The musical condenses Victor Hugo’s 513,000 word novel by the same name into three hours of intensity with only about eighteen minutes of comic relief.  Chuck Colson’s explanation of the plot and themes is better than my attempt (literally the last twenty minutes) to summarize.  I am horrible at summarizing.

The moral complexity of this story of an “honest thief” does not blur the distinction between good and evil. Instead, it gives us a very rich picture of the struggle between good and evil.

The redemption of ex-convict Jean Valjean plays itself out against the story of “the redemption of a nation.” The moral, philosophical, and military upheavals that France had experienced over the years serve as a fitting backdrop to this story of the upheavals in one man’s heart and soul.

Just released from prison, Valjean robs a bishop, only to have the bishop forgive him and make him a present of the silver that he stole. We see how this kindness, forgiveness, and “unconditional love” help heal Valjean’s soul.

And we see Valjean become a kind and loving man who in turn helps transform others, even while having to elude recapture by the fanatical policeman Javert. He helps the prostitute Fantine, showing her compassion when no one else will, and later adopts her destitute little girl after her death.

Valjean eventually rises to heroic levels of love and sacrifice, able to show astonishing mercy to his enemies as well as those he loves—a mercy so great that Javert cannot comprehend it, and suffers a breakdown. It is through loving others that Valjean shows his love for God, and truly becomes transformed and fulfilled.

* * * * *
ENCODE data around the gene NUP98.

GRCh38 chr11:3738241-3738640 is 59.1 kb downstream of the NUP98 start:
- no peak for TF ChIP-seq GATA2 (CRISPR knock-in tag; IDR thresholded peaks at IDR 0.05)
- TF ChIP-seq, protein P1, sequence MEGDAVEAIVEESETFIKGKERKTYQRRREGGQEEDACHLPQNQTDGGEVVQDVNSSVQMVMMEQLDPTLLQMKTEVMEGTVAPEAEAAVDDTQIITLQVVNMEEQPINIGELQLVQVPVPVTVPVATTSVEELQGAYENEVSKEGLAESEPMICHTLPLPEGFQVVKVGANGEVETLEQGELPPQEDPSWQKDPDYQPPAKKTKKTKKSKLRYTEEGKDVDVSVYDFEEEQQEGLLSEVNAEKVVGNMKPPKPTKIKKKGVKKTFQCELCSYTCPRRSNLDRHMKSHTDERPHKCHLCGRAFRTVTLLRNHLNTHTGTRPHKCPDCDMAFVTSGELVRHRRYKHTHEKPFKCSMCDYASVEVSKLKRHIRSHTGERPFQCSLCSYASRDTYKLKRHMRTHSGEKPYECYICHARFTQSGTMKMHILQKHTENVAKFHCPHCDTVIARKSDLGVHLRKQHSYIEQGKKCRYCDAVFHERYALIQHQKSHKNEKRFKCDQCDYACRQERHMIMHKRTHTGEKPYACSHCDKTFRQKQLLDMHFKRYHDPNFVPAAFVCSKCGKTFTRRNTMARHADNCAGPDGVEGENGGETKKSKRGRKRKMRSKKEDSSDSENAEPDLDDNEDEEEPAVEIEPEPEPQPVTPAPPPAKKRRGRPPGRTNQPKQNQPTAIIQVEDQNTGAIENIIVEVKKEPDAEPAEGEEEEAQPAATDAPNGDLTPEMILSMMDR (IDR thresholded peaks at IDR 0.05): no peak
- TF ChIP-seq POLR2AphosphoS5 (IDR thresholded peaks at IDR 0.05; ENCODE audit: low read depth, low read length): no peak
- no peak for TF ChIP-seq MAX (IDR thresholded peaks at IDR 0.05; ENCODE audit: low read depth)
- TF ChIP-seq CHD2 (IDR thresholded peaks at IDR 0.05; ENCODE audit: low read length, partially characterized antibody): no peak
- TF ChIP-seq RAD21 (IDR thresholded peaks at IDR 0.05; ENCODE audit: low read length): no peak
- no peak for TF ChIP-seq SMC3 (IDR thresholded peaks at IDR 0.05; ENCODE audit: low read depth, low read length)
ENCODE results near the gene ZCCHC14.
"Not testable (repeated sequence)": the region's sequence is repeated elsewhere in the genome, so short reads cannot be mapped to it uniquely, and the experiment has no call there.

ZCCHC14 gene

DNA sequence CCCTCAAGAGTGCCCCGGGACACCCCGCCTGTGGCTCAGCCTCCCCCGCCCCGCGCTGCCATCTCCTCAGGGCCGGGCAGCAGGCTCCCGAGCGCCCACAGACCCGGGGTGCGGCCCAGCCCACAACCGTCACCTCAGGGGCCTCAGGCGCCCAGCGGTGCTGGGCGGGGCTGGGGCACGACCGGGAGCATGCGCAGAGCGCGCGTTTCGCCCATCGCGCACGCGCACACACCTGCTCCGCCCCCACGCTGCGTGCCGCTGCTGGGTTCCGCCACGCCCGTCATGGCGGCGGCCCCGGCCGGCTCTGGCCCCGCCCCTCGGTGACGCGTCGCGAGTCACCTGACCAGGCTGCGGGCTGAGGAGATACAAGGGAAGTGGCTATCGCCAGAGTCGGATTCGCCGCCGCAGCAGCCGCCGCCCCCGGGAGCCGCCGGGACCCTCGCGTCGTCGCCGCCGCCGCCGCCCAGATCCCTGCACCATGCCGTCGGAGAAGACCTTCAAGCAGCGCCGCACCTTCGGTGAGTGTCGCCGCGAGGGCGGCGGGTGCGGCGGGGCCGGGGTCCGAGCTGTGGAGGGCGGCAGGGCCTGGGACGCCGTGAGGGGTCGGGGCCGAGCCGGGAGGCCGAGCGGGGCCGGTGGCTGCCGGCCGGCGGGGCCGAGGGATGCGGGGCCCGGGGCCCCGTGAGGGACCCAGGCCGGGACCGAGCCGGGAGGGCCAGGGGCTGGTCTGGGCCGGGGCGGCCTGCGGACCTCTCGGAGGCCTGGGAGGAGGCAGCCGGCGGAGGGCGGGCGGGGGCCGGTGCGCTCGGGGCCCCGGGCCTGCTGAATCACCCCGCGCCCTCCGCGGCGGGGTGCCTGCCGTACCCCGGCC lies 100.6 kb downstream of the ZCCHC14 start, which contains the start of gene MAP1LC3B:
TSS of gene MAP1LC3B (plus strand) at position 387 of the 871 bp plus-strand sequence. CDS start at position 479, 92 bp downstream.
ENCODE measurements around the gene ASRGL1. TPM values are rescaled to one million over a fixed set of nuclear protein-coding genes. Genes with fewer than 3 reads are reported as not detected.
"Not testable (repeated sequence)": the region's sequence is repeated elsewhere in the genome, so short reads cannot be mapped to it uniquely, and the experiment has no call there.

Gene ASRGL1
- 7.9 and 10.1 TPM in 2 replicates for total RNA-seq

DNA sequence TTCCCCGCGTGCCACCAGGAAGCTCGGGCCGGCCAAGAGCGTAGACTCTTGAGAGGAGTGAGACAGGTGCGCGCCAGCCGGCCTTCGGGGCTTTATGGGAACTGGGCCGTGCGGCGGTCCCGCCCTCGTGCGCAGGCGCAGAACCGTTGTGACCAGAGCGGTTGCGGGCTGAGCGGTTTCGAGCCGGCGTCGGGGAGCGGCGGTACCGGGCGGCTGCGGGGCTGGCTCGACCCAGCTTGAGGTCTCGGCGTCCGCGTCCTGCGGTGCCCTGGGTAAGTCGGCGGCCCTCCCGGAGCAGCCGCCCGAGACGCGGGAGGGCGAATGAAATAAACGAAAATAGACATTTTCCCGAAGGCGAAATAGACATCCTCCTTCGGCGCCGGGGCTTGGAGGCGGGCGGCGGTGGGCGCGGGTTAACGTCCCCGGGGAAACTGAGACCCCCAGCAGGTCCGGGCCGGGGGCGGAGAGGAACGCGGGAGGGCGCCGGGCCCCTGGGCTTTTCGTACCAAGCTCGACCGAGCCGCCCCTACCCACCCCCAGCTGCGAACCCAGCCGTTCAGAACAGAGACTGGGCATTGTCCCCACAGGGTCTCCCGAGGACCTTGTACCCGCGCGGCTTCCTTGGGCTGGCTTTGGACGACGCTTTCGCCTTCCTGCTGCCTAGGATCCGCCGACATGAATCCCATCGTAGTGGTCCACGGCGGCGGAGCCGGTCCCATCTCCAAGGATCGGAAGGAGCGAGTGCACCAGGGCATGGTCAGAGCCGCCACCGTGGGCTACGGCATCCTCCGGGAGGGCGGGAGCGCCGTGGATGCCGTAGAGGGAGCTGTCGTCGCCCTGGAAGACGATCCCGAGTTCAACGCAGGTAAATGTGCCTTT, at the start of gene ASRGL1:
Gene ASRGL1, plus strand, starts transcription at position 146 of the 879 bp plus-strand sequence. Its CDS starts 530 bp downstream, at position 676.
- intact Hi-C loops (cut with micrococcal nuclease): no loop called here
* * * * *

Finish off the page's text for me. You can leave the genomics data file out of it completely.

Three hours of great theology with some of the best music ever written is my idea of a great afternoon.  I wrote on my Facebook status that I would go again last night (remember, we had seen a matinee) if someone would have handed me tickets.  One of the best parts about living in Minneapolis is that Broadway comes to me.  What Colson doesn’t mention in the little diddy above is that, in addition to the Valjean/Javert storyline, there is a fun love triangle, a minor attempt at revolution (the Student’s Rebellion of Paris which preceded the French Revolution), and some scandalously entertaining scenes.

Although the cost of musicals might keep me from seeing this again and again as I would like to do, I can be thankful for the soundtrack.  Whenever I need a little refresher course in the story of redemption through Christ allowing God’s grace, and mercy for everyone, all I need to do is hit repeat on my iPod and listen to the soundtrack of Les Miserables.